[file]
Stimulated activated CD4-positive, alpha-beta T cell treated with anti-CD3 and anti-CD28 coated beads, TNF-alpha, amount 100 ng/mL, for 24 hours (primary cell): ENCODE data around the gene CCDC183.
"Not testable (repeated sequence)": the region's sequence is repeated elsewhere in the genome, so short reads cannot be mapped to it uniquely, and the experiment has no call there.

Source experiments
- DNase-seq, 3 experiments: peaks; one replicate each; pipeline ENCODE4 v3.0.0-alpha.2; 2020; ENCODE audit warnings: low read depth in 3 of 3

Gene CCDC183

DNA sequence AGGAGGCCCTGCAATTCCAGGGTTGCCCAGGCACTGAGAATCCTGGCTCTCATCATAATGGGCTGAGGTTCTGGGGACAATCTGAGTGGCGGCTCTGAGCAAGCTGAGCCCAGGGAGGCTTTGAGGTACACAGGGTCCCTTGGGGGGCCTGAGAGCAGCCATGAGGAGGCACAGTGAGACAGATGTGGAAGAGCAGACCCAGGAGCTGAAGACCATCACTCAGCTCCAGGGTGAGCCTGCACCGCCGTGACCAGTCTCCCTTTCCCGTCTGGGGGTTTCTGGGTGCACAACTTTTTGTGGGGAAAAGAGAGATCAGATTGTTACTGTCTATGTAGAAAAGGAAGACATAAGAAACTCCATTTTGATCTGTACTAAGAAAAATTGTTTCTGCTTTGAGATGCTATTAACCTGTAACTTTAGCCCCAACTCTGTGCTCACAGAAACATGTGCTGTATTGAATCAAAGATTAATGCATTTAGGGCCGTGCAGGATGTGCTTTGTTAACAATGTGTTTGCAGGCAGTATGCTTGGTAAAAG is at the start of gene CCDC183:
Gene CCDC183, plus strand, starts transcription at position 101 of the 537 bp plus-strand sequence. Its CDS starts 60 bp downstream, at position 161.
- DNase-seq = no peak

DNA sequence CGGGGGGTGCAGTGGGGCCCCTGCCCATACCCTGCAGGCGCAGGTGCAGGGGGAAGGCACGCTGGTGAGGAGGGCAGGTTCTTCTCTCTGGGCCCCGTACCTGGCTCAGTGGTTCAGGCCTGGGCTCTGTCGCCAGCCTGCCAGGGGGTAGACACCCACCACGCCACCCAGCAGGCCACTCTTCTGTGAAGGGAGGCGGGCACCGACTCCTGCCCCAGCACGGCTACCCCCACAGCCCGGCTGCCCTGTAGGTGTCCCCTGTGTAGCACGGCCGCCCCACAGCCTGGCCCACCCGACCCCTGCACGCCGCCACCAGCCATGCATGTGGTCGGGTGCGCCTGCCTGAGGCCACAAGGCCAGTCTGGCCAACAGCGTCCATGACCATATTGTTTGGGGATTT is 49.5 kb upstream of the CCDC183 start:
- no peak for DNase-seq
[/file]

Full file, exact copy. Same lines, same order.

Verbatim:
Stimulated activated CD4-positive, alpha-beta T cell treated with anti-CD3 and anti-CD28 coated beads, TNF-alpha, amount 100 ng/mL, for 24 hours (primary cell): ENCODE data around the gene CCDC183.
"Not testable (repeated sequence)": the region's sequence is repeated elsewhere in the genome, so short reads cannot be mapped to it uniquely, and the experiment has no call there.

Source experiments
- DNase-seq, 3 experiments: peaks; one replicate each; pipeline ENCODE4 v3.0.0-alpha.2; 2020; ENCODE audit warnings: low read depth in 3 of 3

Gene CCDC183

DNA sequence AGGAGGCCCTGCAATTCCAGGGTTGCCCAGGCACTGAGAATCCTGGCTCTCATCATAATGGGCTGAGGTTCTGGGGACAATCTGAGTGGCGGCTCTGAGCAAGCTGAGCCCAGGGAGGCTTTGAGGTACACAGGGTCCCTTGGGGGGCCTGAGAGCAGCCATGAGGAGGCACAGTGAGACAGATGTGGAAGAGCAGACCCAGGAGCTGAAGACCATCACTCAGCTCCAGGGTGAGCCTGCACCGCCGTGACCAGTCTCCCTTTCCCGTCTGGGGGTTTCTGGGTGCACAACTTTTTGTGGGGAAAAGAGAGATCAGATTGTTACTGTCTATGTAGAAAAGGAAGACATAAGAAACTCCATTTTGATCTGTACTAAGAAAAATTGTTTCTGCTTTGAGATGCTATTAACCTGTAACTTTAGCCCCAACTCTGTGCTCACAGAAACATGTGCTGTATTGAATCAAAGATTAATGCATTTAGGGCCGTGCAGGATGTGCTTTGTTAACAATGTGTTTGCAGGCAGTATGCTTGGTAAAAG is at the start of gene CCDC183:
Gene CCDC183, plus strand, starts transcription at position 101 of the 537 bp plus-strand sequence. Its CDS starts 60 bp downstream, at position 161.
- DNase-seq = no peak

DNA sequence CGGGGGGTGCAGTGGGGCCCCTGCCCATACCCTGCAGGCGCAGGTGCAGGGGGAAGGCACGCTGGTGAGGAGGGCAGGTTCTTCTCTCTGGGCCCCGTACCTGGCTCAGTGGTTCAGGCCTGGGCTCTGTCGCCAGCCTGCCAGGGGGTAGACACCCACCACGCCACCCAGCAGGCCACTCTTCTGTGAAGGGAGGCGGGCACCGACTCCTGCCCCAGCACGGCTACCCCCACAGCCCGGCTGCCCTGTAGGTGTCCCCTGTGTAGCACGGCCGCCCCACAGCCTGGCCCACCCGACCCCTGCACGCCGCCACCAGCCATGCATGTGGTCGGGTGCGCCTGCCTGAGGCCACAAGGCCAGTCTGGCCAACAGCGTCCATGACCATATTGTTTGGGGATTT is 49.5 kb upstream of the CCDC183 start:
- no peak for DNase-seq